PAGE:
This is what Hans Blix told me about the dangers of Donald Trump’s foreign policy

There are parallels between what happened to Iraq then and what is happening with Iran now – Trump’s threats to dismantle the nuclear agreement, allegations against Iran and a refusal to listen to experts who say that Tehran is abiding by its commitments

Kim Sengupta
Paris
Monday 16 October 2017 16:22
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The headline in Iranian daily newspaper ‘Arman’ reads ‘Crazy Trump and logical JCPOA’
The headline in Iranian daily newspaper ‘Arman’ reads ‘Crazy Trump and logical JCPOA’

Hans Blix remembers the fateful run-up to the Iraq invasion well, a time of ratcheting tension and desperate diplomacy to try and avert a conflict, and also a time of secrets and lies when America and Britain conjured up the tale of Saddam Hussein’s hoard of weapons of mass destruction in justifying war.

As the United Nations chief weapons inspector for Iraq, Blix was in the eye of that storm. George W Bush and Tony Blair had to maintain that Baghdad possessed a secret arsenal, with the now infamous claim that Armageddon could be unleashed in 45 minutes. To do so they presented bogus “evidence”, published the dodgy dossier and dismissed the findings of the UN search teams on the ground.

Blix can see certain parallels between what happened to Iraq then and what is happening with Iran now. There are Donald Trump’s repeated threats to dismantle the nuclear agreement, a repetition of allegations against Iran and a refusal to listen to the UN’s International Atomic Energy Agency (IAEA) when it says that Tehran is abiding by its commitments.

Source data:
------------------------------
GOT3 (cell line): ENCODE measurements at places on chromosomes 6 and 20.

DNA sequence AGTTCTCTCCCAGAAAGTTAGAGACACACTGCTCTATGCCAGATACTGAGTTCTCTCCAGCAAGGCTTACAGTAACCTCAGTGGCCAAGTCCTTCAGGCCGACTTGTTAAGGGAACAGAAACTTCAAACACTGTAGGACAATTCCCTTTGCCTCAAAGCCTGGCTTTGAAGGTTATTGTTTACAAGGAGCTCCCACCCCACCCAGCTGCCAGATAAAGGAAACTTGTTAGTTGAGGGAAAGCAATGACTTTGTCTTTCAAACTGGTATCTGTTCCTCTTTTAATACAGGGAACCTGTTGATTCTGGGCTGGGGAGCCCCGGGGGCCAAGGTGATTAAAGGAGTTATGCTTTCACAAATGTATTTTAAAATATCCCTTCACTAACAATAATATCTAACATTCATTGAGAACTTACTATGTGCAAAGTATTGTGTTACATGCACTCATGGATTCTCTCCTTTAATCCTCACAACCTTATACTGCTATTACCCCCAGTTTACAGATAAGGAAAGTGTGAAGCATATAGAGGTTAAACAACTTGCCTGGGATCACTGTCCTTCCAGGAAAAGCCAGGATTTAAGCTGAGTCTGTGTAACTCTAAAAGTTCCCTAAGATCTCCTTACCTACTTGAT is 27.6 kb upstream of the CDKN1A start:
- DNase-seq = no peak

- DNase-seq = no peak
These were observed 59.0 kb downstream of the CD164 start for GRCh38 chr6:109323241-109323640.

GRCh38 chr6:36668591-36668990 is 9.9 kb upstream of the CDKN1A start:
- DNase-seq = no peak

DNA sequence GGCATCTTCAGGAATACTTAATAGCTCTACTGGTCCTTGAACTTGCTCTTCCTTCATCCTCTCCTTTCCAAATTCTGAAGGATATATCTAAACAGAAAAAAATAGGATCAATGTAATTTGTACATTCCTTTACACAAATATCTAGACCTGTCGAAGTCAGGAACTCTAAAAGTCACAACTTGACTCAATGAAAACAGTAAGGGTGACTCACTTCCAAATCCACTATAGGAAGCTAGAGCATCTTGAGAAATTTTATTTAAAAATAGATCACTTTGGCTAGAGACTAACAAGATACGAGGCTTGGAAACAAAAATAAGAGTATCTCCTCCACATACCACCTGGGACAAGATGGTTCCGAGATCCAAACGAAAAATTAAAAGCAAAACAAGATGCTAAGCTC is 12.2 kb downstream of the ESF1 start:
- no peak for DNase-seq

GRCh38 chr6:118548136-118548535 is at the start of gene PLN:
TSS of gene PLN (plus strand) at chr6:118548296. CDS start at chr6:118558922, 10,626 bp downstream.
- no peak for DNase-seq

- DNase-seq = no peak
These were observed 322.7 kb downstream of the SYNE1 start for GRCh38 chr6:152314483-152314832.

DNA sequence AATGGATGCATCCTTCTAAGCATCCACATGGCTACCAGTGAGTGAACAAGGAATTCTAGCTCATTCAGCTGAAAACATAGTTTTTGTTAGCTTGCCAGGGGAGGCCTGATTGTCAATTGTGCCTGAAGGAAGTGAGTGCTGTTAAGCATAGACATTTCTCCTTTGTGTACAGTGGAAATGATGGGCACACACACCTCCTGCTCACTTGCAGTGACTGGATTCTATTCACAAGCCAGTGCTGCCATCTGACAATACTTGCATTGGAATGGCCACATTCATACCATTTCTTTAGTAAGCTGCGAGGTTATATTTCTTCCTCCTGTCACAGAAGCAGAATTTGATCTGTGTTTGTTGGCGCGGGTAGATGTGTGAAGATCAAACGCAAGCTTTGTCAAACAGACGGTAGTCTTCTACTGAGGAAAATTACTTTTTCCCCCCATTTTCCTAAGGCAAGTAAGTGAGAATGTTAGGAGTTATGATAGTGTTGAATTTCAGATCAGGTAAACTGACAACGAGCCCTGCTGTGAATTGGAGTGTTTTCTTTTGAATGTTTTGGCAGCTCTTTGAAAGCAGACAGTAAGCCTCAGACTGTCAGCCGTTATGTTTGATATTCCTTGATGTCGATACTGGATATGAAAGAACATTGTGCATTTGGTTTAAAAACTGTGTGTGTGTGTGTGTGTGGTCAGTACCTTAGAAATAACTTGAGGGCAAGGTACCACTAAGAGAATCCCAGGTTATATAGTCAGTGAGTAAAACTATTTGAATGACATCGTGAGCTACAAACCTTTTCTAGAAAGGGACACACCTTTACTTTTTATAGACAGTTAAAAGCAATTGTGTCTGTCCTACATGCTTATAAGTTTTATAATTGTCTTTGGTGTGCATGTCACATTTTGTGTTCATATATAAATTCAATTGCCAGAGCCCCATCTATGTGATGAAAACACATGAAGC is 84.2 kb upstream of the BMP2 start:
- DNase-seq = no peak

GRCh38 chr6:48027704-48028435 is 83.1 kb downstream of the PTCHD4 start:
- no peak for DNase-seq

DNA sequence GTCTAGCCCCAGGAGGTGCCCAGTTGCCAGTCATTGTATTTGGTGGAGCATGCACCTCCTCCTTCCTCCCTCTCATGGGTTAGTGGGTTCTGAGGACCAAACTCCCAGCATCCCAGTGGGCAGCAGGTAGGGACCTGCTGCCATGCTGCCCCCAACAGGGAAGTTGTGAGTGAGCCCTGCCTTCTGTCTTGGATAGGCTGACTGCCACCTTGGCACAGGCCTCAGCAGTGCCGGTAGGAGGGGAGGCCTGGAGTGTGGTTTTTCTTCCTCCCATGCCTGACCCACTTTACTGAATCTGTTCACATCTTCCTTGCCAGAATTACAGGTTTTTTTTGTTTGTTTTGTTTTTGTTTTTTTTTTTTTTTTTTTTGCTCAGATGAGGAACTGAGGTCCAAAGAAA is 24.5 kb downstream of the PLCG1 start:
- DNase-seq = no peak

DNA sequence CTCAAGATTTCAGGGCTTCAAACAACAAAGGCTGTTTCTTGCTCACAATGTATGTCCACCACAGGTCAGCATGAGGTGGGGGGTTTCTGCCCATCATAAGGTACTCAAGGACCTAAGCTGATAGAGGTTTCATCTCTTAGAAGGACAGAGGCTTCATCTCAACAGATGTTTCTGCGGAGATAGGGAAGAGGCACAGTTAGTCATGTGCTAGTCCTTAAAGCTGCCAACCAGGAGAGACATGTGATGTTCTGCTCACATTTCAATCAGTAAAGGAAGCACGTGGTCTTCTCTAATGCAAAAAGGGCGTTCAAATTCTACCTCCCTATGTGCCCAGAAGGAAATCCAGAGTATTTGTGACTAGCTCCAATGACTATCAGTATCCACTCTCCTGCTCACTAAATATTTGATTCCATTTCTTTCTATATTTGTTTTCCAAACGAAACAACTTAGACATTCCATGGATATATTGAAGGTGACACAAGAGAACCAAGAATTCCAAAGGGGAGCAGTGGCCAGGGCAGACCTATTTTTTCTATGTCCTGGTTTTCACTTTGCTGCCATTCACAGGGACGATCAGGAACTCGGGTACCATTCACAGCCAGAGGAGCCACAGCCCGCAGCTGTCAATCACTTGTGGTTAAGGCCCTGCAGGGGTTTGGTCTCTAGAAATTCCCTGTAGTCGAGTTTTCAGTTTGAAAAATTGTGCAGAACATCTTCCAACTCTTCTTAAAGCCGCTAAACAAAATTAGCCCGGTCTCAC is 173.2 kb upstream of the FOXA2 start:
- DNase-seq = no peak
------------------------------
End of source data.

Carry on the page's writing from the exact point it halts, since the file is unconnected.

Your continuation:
“The difference is that George W Bush was being urged towards the Iraq conflict by people in his administration who were neo-cons. They were civilians who were demanding military action. In the case of Trump we have people in the administration who are military but who are the moderates urging restraint. That is very interesting, isn’t it?” Blix reflected.

I met Blix, a former IAEA chief and Swedish foreign minister, in Paris where he was attending a conference of the Luxembourg Forum, a nuclear watchdog. Speaker after speaker from a membership of former senior politicians (Henry Kissinger has just joined as a board member) expressed concern about Trump’s inflammatory behaviour and warned how destroying the Iran agreement would vastly increase the danger of proliferation across the region.

EU condemns Donald Trump's decision to decertify Iran nuclear deal

I was among journalists with the UN inspection teams in Iraq at that time, seeing genuine progress being made in finding out whether or not there was a WMD armoury. But each time I returned to London, or went to Washington, I found preparation for military action was under way. We realised soon, I recalled while speaking to Blix, that the UN mission in Iraq, supposedly the key to resolving the crisis, was really just a sideshow.

“The US wanted a war; they did not want to hear things which may have stopped it. George Bush, if you remember, said ‘the UN don’t count’, so the people carrying out the searches don’t count. It was extraordinary, but that is what we had.” Blix shook his head.

“The difference this time, one would like to think, that the US do not want an actual war, they are not in a position to carry out an invasion and an occupation. But the language that Mr Trump is using is dangerous, just as the language he is using about North Korea is very dangerous, things can get out of control. And we have a situation where Trump is refusing to accept what the UN is saying – that Iran is abiding by the agreement.”

Iranian general says he would 'bury' Donald Trump

Secretary of State Rex Tillerson, Defence Secretary James Mattis and National Security Advisor HR McMaster have all urged the President not to withdraw the US from the Joint Comprehensive Plan of Action (JCPOA) with Iran. The other signatory states – France, Britain, Germany, Russia and China – have all repeatedly stressed that Tehran is sticking to its side of the bargain.